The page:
In the acute setting, staff should follow the ATLS algorithm. The extent to which the patient requires a broader trauma workup will depend on the mechanism and clinical presentation. When focused on the knee, reduction should be performed only after radiographs are obtained to exclude fracture. Gentle traction distally is typically all that is required. The knee should be immobilized in extension. It is important to perform a thoughtful structural and neurovascular exam as discussed previously. If ischemia or a vascular injury is identified, then emergent surgical intervention for revascularization is indicated. Other indications for emergent surgery include an irreducible knee or an open dislocation.
knee dislocation popliteal artery injury
The popliteal artery is particularly susceptible to varying degrees of vascular injury as a result of a posterior knee dislocation. b DSA of the knee in this patient shows a lengthy non-opacified segment of the popliteal artery, which could be due to a partial transection or an occlusive intimal flap3Salloum, Elias, Sidhartha Tavri, and T. Gregory Walker. "Frostbite, Injury, and Trauma in the Extremities." Current Trauma Reports 3 (2017): 228-237.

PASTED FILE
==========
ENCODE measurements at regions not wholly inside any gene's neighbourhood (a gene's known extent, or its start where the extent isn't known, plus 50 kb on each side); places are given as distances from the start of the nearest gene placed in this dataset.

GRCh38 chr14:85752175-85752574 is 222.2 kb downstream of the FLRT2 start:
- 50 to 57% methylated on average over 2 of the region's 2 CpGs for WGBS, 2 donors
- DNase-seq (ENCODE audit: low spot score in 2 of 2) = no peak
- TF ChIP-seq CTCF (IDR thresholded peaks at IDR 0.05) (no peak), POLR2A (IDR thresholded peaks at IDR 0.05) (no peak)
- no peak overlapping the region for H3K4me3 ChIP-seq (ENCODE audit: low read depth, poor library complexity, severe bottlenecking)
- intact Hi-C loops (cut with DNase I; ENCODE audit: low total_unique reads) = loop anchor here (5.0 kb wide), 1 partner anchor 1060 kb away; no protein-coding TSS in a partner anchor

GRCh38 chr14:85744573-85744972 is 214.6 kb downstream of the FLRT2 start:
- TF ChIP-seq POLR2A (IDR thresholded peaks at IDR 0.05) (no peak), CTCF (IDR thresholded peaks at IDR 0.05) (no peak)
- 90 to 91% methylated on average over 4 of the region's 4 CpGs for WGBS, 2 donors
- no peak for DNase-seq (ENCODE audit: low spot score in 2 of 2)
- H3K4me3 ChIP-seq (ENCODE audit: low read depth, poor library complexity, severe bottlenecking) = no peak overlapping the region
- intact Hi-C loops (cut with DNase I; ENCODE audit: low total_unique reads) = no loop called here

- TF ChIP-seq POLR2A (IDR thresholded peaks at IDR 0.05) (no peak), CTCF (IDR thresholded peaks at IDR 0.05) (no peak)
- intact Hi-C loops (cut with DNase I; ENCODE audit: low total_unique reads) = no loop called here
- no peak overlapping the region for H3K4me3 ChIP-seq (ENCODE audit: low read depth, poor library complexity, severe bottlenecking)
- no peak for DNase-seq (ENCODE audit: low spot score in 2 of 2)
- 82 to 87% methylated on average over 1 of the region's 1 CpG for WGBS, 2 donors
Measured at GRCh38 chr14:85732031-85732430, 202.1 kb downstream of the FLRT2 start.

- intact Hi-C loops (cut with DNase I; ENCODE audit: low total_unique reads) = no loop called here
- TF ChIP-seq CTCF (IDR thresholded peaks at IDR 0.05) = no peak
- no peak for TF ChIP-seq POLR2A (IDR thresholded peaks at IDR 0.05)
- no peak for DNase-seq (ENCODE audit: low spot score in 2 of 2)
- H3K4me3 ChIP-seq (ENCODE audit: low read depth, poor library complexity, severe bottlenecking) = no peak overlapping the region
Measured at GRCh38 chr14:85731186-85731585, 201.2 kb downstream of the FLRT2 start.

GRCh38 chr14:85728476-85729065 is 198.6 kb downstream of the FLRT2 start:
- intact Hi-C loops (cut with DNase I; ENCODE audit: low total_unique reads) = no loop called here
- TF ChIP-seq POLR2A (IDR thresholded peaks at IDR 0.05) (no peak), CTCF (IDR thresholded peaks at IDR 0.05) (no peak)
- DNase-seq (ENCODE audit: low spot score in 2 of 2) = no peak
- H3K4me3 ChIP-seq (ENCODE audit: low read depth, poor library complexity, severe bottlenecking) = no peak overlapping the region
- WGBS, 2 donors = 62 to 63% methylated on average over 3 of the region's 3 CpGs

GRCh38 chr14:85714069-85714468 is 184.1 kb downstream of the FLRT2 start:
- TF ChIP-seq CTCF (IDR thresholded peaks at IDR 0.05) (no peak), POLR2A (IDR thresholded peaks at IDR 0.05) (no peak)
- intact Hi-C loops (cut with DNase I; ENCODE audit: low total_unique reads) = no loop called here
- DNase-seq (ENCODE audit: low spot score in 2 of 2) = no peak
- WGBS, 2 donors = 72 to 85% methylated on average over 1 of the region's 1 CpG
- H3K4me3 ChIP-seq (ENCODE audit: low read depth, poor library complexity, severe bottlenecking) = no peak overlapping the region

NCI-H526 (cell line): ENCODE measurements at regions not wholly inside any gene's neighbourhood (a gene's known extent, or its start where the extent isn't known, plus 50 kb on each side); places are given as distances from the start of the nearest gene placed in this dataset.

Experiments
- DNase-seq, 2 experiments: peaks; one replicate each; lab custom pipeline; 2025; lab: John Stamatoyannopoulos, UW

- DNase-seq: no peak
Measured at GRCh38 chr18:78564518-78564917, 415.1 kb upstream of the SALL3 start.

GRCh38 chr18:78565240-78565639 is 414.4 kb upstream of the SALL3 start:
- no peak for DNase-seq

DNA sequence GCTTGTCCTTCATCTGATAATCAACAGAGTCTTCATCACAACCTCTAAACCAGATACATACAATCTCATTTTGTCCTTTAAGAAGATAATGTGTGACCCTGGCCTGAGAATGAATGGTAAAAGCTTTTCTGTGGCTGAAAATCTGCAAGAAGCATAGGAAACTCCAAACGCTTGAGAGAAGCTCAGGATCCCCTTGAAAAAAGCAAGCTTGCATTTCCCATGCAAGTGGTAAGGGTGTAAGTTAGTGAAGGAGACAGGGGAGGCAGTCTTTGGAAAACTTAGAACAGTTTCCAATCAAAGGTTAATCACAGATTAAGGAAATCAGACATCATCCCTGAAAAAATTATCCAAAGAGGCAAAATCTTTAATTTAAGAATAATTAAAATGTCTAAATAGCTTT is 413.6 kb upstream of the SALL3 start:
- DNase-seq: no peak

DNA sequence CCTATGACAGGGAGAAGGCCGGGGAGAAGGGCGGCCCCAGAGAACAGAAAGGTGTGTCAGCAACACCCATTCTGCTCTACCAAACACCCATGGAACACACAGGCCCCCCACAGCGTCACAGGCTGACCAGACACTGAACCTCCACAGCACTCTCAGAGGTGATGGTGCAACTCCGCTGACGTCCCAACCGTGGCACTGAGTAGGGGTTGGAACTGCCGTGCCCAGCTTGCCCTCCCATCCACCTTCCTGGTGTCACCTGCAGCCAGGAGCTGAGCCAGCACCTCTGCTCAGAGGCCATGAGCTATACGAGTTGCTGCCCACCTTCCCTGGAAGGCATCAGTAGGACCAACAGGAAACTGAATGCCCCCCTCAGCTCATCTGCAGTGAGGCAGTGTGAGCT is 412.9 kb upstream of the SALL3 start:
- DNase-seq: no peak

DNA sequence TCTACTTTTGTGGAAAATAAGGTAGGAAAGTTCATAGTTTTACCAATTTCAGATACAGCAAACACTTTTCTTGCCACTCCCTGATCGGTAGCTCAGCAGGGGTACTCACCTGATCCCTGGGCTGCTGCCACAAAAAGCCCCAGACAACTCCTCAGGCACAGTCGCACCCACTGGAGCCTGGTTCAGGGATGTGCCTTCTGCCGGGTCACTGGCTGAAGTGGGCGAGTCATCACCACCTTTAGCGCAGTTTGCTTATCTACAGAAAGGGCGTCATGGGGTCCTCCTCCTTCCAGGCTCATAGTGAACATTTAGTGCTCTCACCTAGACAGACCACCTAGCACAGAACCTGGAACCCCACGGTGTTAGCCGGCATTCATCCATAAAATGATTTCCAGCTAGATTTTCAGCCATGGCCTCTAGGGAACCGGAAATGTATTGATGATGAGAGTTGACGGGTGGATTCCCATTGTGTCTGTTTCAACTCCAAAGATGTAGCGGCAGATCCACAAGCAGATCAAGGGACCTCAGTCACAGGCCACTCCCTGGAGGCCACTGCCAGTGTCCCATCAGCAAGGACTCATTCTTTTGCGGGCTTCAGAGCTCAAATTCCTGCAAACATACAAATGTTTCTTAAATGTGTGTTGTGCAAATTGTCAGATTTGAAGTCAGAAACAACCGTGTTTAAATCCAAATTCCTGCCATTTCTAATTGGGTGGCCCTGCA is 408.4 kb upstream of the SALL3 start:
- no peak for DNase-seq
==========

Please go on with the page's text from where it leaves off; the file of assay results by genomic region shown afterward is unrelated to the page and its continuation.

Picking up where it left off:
Outside of the acute setting, most patients will need reconstruction of the major knee structures to have any chance of normal knee function. Rarely, nonoperative management will be considered in consultation with orthopedic surgery and that includes patients who are elderly, poor surgical candidates and/or unable to participate in the extensive rehabilitation process.
In terms of prognosis, patients with operative management have better functional outcomes compared to those with nonoperative management. One study found return to sport was 29% in the operative group and 10% in the nonoperative group.6Levy BA, Dajani KA, Whelan DB, Stannard JP, Fanelli GC, Stuart MJ, et al. Decision making in the multiligament-injured knee: An evidence-based systematic review. Arthroscopy. 2009;25:430–8. Patients who have surgery early are more likely to return to sport if performed within 3 weeks, however no functional differences were noted.7Levy BA, Dajani KA, Whelan DB, Stannard JP, Fanelli GC, Stuart MJ, et al. Decision making in the multiligament-injured knee: An evidence-based systematic review. Arthroscopy. 2009;25:430–8.